The sugar tax has been included in the Childhood Obesity Strategy, while whole sections of the draft have been dropped.
The strategy now includes a voluntary challenge for the food industry to reduce sugar in products by 5% in one year, with an aim to reach a 20% drop by 2020, a move the Oral Health Foundation has described an ‘absolute disaster’, pointing to a missed opportunity for a blanket ban on junk food advertising during family TV shows.
However, the sugar tax, introduced in George Osborne’s Budget in March, has received the go-ahead from the government due to come in by 2018.
‘Today’s Childhood Obesity Strategy is a disaster,’ Dr Nigel Carter OBE, CEO of the Oral Health Foundation, said.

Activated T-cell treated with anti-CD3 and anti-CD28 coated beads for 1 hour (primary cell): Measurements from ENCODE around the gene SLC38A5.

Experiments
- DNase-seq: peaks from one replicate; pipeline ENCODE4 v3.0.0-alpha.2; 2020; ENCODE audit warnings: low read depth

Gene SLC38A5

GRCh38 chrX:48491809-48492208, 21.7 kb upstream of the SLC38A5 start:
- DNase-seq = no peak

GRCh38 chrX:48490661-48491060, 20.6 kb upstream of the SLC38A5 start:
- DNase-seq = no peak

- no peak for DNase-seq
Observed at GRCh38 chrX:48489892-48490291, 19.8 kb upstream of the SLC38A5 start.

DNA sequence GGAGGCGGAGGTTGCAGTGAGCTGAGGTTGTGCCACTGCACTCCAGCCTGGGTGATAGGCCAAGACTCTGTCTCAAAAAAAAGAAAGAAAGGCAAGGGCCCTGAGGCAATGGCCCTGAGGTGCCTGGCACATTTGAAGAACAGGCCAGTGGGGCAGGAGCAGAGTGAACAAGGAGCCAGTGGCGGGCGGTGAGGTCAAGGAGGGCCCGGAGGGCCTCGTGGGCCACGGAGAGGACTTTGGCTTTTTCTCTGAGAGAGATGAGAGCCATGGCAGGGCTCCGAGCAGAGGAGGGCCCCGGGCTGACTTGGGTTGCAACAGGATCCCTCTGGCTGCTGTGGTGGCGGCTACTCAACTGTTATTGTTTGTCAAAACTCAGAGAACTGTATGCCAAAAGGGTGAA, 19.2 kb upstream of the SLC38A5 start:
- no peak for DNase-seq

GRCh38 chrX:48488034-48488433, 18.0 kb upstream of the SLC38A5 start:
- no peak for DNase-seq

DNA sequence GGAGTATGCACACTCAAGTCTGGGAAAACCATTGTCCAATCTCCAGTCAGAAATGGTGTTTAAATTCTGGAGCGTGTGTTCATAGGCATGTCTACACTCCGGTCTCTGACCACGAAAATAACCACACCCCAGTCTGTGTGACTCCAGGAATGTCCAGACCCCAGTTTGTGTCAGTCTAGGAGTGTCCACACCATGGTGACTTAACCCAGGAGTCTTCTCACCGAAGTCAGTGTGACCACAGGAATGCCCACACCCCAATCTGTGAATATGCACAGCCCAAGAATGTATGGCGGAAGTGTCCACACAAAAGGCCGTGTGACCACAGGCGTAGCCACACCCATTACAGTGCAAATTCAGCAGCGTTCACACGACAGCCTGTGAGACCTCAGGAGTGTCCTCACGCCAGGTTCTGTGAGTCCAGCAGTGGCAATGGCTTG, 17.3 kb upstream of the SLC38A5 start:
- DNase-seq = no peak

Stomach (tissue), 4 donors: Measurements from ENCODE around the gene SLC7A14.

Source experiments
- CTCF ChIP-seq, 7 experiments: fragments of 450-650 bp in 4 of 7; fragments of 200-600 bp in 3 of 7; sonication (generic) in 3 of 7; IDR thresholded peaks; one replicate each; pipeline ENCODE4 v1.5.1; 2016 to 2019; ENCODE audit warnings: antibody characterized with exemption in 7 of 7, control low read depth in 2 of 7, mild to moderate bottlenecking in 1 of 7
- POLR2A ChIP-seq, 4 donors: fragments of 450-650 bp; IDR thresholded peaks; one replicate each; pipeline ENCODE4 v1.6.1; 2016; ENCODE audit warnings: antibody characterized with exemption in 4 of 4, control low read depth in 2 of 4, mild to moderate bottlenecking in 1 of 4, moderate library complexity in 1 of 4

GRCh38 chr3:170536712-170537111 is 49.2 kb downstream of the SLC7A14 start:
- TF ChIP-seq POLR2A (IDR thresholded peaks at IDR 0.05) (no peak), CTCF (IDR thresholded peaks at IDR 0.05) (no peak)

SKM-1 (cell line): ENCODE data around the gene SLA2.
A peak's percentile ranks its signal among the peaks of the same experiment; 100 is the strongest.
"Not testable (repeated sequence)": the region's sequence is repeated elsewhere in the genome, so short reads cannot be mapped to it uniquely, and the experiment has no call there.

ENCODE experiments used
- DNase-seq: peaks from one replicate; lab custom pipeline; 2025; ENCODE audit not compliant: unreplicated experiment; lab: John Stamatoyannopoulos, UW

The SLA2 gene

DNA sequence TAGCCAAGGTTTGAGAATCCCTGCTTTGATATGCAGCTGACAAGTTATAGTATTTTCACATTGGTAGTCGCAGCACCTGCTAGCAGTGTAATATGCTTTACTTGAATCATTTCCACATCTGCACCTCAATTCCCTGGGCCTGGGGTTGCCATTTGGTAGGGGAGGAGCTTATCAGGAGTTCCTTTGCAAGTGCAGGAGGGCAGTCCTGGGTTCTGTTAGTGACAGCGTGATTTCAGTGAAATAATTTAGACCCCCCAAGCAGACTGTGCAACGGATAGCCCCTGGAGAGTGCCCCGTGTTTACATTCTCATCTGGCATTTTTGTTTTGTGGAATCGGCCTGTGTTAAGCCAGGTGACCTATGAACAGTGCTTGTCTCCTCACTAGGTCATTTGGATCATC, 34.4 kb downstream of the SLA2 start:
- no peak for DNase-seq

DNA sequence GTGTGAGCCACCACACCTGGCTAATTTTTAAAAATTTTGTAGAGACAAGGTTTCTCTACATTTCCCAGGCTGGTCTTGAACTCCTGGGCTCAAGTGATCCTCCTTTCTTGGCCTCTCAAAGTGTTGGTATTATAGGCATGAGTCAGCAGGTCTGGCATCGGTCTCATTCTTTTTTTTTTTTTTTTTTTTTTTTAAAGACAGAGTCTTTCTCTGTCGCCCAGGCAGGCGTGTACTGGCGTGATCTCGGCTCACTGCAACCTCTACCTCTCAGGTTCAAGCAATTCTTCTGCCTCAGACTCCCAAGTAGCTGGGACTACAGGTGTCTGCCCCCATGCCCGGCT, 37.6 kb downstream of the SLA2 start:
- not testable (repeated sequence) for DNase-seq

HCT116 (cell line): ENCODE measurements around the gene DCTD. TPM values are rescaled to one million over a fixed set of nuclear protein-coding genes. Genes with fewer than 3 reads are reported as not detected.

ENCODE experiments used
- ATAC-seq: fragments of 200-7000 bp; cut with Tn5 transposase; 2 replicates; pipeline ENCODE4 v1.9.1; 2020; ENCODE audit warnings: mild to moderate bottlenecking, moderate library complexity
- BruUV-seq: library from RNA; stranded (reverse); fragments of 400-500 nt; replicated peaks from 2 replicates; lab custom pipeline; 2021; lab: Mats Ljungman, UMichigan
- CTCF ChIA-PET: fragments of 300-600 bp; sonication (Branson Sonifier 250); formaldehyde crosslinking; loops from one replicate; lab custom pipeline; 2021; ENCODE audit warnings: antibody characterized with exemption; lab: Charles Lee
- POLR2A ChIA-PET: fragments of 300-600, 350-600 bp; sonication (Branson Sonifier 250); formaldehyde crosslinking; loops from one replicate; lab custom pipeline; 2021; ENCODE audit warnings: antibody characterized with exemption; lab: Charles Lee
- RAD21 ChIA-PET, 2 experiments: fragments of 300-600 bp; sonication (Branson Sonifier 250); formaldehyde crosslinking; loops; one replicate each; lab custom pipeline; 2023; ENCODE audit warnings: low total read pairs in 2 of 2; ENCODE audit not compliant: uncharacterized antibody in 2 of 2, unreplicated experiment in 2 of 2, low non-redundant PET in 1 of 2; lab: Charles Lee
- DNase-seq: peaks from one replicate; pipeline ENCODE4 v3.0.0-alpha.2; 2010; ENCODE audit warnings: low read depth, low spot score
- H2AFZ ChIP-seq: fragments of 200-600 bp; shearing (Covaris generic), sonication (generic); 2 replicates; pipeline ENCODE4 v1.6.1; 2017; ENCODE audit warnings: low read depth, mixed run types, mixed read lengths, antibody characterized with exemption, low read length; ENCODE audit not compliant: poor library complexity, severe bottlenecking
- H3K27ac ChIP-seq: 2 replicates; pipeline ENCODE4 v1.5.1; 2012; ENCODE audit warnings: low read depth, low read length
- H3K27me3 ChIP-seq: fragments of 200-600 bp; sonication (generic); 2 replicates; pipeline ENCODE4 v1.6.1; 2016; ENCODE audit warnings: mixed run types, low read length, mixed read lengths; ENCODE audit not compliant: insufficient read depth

‘Despite the strategy being focused on tackling obesity, the knock on effect it would have had on oral health was enormous and what we have seen today spells bad news for generations of our children.
‘We are incredibly disappointed but sadly not surprised by this move.
‘The government continue to ignore the children’s oral health crisis we are experiencing in the UK and are putting the wellbeing of millions of people a risk by bowing to pressure from the food and drink industry.
‘We will continue to lobby the government for more decisive action and apply pressure on the food and drink industry until a telling change is made.’